As the 22 million victims of the Office of Personnel Management cyberattack brace for the consequences, the four senators who represent the largest concentration of federal workers are stepping in to bolster their protection.
Sens. Ben Cardin (D-Md.), Barbara Mikulski (D-Md.), Mark Warner (D-Va.), and Tim Kaine (D-Va.) on Thursday introduced a bill to extend the identity-theft protections that OPM is offering victims. They introduced their bill just hours after OPM substantially increased the total victim count.
Hackers reportedly linked to the Chinese government stole more than 21 million Social Security numbers, 1.1 million fingerprints, and more than 19 million background-check files, including nearly every file produced since 2000.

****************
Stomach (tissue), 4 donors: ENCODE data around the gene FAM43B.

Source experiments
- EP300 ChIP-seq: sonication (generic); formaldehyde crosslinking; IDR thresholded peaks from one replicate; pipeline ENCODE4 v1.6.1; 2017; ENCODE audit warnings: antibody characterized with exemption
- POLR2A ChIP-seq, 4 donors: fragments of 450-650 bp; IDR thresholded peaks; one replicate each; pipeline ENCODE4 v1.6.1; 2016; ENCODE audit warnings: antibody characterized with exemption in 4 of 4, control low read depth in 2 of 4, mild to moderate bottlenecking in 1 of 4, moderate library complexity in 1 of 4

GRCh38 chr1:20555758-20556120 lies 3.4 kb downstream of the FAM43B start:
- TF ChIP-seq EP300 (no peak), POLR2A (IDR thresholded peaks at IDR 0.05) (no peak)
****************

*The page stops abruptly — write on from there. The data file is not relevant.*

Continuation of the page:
“Each week OPM has come out with a new story with new facts. This erodes confidence going forward that the federal government will be able to protect federal employees whose personal data—Social Security numbers, dates of birth, fingerprints—has been stolen,” Mikulski said in a joint statement. “I demand answers and assurances for them. And I demand a far more robust action plan for their protection. That’s what this bill is about.”
The Maryland and Virginia senators’ bill would require lifetime identity-theft coverage and insurance of at least $5 million per person.
“This adjustment to what OPM has previously offered more adequately addresses the egregious nature of this federal cyberattack,” the bill’s authors said in a statement.
OPM’s current plan is to offer three years of what it calls a “comprehensive suite of monitoring and protection services,” including identity-theft insurance, credit monitoring, and fraud monitoring.
On Thursday, Warner became the first Senate Democrat to call for OPM Director Katherine Archuleta to resign. “I strongly urge the administration to choose new management with proven abilities to address a crisis of this magnitude with an appropriate sense of urgency and accountability,” he said in a statement.
Archuleta resigned on Friday.
Photo via Tom Taker/Flickr (CC BY 2.0) | Remix by Fernando Alfonso III